Data Collection Speed is Key to the Accurate Interpretation of Process Dynamics


Data Collection Speed Determines Whether or Not KPIs Can Accurately Assess Individual PID Control Loop Health and Plant-Wide Production Performance

If you’re old enough to remember silent movies, then you know what it’s like to see the characters seemingly jiggle around the screen. Black spots would randomly appear as the story was told with the help of subtitles. Spots and subtitles aside, these movies appeared jittery due to their slow speed. The slow frame rate – a precursor of data collection speed – resulted in visual gaps.

Before the first standards were set in the 1920s at 24 frames per second (fps), projection speeds could be as slow as 12 fps. Films shown at that speed had a tendency of straining the viewer’s eyes and they left viewers feeling as though they missed something. Putting speed into perspective, today’s virtual reality headsets display content at 120 fps. That’s 5-10 times faster than the original standard and, as a result, the visual experience is rich.

The collection speed of data matters to process manufacturers just as much as frames per second does to movie fanatics. Manufacturers are deploying increasing quantities of sensors with which they can monitor and improve their facility’s production performance. The expectation is that they can gain added insight from the data that’s collected. It’s somewhat ironic then that some manufacturers take issue with collecting their data at rates fast enough for effective analysis. At less than adequate speeds process characteristics can be distorted. Worse still, the information the data portrays can be misleading. This is of course the effect called aliasing.

Data Collection Speed and the Effect of Input Aliasing

Consider the following control loop performance diagnostics that rely on sufficient data speed:

  • Stiction

It’s well known that the mechanical elements associated with moving a valve or damper can wear over time.  As these linkages or other parts start to wear down, their ability to consistently move the valve stem or damper degrades. Stiction is a measure of ‘sticky friction’ within such a Final Control Element (FCE).  It’s also the leading mechanical issue faced by engineering staff.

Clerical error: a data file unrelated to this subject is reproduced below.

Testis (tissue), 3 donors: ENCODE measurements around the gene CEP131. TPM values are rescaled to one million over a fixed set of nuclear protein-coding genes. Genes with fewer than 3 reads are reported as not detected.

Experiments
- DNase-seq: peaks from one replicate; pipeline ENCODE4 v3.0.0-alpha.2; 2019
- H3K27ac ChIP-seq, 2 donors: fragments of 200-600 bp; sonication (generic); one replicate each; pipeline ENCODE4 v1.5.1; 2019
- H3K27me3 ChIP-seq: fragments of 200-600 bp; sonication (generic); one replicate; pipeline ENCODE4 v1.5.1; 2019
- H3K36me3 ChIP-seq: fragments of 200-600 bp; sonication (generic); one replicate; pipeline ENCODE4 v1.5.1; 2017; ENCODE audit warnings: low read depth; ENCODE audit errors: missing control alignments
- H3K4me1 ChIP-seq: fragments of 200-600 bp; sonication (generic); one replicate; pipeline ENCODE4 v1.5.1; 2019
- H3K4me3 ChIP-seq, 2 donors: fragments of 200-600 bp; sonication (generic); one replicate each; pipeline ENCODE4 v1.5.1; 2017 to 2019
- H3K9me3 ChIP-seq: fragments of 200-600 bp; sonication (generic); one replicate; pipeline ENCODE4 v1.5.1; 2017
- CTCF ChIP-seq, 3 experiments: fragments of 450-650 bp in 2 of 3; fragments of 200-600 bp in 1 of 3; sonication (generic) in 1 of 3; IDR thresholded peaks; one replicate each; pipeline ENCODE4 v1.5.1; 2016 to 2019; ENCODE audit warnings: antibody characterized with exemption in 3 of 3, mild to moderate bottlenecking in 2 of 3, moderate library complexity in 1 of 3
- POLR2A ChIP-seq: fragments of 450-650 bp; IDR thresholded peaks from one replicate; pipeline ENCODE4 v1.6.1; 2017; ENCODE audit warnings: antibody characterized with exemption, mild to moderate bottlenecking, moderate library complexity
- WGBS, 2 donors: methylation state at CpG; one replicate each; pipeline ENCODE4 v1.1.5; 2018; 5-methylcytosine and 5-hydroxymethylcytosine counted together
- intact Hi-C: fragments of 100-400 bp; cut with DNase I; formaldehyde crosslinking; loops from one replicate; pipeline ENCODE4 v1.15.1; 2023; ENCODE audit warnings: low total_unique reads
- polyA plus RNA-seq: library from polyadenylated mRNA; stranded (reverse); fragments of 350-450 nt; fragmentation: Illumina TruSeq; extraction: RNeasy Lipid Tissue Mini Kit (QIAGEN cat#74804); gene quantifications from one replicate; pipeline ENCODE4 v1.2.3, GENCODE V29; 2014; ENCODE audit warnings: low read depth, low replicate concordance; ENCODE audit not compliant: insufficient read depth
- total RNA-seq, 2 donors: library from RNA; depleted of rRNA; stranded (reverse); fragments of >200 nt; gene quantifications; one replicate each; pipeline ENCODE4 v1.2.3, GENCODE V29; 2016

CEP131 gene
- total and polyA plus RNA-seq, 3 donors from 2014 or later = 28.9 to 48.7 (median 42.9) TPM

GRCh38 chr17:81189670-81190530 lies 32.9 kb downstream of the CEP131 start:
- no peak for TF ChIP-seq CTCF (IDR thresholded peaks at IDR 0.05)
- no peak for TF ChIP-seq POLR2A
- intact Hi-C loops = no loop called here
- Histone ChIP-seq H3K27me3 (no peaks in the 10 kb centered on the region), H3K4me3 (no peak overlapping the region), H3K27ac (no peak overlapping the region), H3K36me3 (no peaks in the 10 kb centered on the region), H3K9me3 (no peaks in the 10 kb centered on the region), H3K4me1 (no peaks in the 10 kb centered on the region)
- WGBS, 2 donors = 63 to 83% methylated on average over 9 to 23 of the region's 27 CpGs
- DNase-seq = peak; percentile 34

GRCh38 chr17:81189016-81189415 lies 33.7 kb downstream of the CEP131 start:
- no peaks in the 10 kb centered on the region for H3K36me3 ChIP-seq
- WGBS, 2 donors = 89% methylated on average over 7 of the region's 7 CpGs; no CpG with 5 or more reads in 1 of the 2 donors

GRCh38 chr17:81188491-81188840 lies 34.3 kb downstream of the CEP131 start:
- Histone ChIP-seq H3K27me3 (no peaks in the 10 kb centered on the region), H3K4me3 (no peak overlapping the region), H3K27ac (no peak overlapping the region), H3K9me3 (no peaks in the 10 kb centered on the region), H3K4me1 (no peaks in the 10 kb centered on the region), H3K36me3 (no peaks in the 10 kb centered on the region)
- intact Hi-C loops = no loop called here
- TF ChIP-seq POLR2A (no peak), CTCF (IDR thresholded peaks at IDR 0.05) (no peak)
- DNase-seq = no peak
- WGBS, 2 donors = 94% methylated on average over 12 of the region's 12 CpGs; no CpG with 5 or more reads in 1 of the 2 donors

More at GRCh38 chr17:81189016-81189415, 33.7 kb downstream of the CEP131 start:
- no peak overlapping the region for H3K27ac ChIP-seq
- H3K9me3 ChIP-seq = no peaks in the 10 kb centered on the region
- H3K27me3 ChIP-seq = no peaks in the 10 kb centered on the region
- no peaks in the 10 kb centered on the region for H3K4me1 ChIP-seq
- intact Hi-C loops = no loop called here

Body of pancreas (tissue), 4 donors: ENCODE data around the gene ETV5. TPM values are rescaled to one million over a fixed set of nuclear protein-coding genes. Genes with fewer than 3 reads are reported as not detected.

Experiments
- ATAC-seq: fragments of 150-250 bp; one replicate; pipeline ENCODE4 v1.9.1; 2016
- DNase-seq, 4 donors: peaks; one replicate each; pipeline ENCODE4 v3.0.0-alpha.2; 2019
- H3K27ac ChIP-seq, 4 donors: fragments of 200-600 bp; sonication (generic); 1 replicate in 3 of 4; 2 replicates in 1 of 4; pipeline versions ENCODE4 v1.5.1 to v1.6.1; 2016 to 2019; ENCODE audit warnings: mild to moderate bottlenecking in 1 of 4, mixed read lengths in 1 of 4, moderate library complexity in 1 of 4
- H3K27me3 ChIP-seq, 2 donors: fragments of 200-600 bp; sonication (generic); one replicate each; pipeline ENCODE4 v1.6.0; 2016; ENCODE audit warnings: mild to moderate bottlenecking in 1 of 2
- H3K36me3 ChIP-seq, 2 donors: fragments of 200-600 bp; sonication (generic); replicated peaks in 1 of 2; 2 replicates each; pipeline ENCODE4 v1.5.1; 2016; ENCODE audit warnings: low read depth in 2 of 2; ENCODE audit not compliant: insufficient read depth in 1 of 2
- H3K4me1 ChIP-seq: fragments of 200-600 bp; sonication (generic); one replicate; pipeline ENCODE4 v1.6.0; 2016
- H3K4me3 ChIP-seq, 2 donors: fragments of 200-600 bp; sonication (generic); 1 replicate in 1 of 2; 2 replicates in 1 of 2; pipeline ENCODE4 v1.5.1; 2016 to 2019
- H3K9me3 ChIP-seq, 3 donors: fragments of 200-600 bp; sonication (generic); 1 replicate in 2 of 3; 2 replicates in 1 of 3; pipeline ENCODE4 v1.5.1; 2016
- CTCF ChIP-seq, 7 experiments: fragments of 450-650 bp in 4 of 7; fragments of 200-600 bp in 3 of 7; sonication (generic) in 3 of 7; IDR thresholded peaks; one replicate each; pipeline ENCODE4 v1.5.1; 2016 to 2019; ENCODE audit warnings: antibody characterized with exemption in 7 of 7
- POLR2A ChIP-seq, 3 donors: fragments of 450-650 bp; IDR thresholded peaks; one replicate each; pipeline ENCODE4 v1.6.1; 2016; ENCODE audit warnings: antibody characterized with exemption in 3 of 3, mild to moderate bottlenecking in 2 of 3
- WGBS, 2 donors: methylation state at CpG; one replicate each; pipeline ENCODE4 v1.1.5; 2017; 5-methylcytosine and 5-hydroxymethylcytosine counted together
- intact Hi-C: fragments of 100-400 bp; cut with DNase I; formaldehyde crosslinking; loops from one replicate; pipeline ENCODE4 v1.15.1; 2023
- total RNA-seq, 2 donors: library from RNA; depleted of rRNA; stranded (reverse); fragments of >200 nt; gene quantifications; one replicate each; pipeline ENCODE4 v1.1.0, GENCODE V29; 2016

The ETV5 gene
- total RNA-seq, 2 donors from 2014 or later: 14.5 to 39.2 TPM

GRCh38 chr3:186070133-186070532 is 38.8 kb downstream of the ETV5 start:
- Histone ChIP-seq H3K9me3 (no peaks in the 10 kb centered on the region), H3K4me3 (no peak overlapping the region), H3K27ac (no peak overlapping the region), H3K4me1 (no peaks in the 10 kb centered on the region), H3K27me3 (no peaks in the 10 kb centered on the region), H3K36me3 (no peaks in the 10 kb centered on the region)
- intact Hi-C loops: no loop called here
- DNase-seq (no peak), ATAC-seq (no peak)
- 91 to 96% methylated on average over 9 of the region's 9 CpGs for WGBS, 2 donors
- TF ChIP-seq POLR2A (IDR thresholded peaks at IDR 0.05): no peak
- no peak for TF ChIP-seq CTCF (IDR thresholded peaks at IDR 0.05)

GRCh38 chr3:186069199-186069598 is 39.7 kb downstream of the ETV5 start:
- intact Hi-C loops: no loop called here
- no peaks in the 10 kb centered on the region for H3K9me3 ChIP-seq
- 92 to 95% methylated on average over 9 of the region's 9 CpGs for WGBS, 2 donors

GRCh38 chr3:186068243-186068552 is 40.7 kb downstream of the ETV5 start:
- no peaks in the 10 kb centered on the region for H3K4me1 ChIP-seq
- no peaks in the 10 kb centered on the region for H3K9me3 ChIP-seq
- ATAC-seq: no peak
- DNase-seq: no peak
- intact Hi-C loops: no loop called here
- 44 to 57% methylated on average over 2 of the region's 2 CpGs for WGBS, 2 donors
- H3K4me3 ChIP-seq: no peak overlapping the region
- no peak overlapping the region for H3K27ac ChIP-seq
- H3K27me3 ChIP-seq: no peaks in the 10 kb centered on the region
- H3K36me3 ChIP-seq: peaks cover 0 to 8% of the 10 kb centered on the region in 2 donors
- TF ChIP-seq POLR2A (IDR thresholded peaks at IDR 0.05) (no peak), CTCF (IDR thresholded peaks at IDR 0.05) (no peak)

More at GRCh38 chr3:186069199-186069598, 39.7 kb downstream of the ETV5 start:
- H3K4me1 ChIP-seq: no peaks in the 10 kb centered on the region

If the speed – or resolution – isn’t fast enough, then trended data may not showcase the saw- or square-toothed patterns that are indicative of Stiction. The result is needless process variability.

  • Valve Travel

This is a measure of movement in a PID control loop’s output signal. It gives practitioners insight into how much effort is required by the FCE to maintain control.  Increasing amounts of effort are indicative of a change in performance of the controller and/or the FCE.

Excessive Valve Travel may be obscured by slow data and the additional work performed by the FCE may simply be overlooked. An overworked FCE is one that’s on a path toward failure.

  • Oscillation

This metric calculates the likelihood that the Process Variable (PV) is oscillating. It’s a measure of the amount of power associated with the dominant frequency divided by the total power from the same loop’s spectral analysis.  In essence, it indicates whether the PV has a single, dominant oscillation that is unnecessarily accelerating wear and tear.

Without sufficient resolution the analysis can be flawed and oscillatory behavior can go unnoticed. Since oscillations reverberate across downstream processes, the impact can be severe.

While collecting and storing process data at high speed is essential to effective analysis, it’s important to note that speed requirements can vary from loop to loop. Indeed the dynamics associated with a temperature loop are typically much different from those of a pressure loop. While the former responds to change over a span of minutes or even hours, the later may respond in not just seconds but sub-seconds. More about that aspect of data speed in a future post.


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